Stage combat and fight call

“When you see actors wrestling, hitting, or throwing each other across the stage, what you are witnessing is a carefully choreographed dance. It takes extraordinary trust as well as skill to pull off the duel at the end of ‘Hamlet,’ or the skirmish that leaves Mercutio dead in ‘Romeo and Juliet.’ In a pre-performance routine called the fight call, the actors run through all of the fighting scenes in slow motion.

Watching a fight call at UCI, I realized that stage fighting visualizes the taking apart and putting together that animates all sorts of intellectual and creative work, from chemistry to choreography. Cooking from a recipe boosts my speed and confidence on those other evenings when I compose meals directly from the fridge. When I pray with others, light Sabbath candles, or make a Passover seder, I am not replacing everyday experience with something mystical or otherworldly. Instead, I am using ritual to decompose and recompose the blur of normal reality in order to live more fluently. The seven days of creation are neither fact nor fiction. Instead, they are a fight call for the world and a recipe for the creative process. Divide, organize, and assemble; constellate, animate, and populate; rest and repeat.”


In the epilogue to Shakespeare Dwelling, Lupton reminds us that the phrase “campus climate” ties the ecology of environment to our possibilities for free speech. As in Shakespeare works, the environment that exists for its characters can limit or afford possibilities (for action, contemplation, etc.). Becoming conscious of the ways spaces shape our possibilities affects everything from how you set up a party to how you organize your classroom.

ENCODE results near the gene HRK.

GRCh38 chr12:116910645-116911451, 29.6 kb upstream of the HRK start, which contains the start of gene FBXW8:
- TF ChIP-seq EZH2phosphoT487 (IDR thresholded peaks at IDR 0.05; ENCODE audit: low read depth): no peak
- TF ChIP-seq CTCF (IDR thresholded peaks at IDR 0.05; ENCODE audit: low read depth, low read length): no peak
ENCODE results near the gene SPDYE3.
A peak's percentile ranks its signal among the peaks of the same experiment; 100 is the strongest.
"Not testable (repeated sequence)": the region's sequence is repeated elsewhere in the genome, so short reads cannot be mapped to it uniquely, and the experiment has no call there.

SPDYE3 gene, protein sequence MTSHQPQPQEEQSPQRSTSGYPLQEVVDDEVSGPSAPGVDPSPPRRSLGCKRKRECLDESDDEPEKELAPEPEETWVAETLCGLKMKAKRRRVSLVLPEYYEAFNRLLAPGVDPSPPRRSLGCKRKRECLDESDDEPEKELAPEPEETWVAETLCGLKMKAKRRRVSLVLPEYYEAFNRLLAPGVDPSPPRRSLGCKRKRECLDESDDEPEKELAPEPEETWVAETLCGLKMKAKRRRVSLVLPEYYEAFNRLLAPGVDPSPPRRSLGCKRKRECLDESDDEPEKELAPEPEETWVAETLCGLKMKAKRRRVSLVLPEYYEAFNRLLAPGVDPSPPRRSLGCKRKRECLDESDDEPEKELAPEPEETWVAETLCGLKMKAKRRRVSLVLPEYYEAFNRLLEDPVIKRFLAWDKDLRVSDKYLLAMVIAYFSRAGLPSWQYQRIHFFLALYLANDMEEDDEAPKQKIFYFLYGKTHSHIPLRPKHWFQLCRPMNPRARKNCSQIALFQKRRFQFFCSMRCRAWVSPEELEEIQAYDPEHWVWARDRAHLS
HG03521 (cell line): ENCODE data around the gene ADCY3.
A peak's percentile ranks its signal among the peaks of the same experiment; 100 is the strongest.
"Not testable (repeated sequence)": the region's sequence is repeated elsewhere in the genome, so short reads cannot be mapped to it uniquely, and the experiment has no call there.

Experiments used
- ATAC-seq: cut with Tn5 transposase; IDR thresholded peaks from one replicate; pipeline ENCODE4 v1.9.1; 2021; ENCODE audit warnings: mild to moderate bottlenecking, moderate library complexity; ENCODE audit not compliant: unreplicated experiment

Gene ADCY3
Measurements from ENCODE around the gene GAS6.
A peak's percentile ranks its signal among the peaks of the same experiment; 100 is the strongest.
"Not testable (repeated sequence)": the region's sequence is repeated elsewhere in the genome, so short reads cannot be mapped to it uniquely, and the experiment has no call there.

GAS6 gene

“Observing actors working together to bring a Shakespeare play to life has taught me a lot about the forms of attention available to us as human beings, but often left dormant or neglected,” says Lupton. “In rehearsal, every moment matters: the actors are always listening, watching, finding a way to tell the story and make it real. And they are always, always, always working in partnership with the other actors on stage. If we can bring more of that cooperative sensibility and creative alertness into our work and family lives, we will be happier people. Theater for me is not about pretending; it’s about trust and listening, risk and courage.”

Shakespeare Dwelling: Designs for the Theaters of Life is available on April 6th. To learn more about Lupton and the UCI Shakespeare Center, please visit: http://bit.ly/UCI-Shakespeare

New Swan Shakespeare Center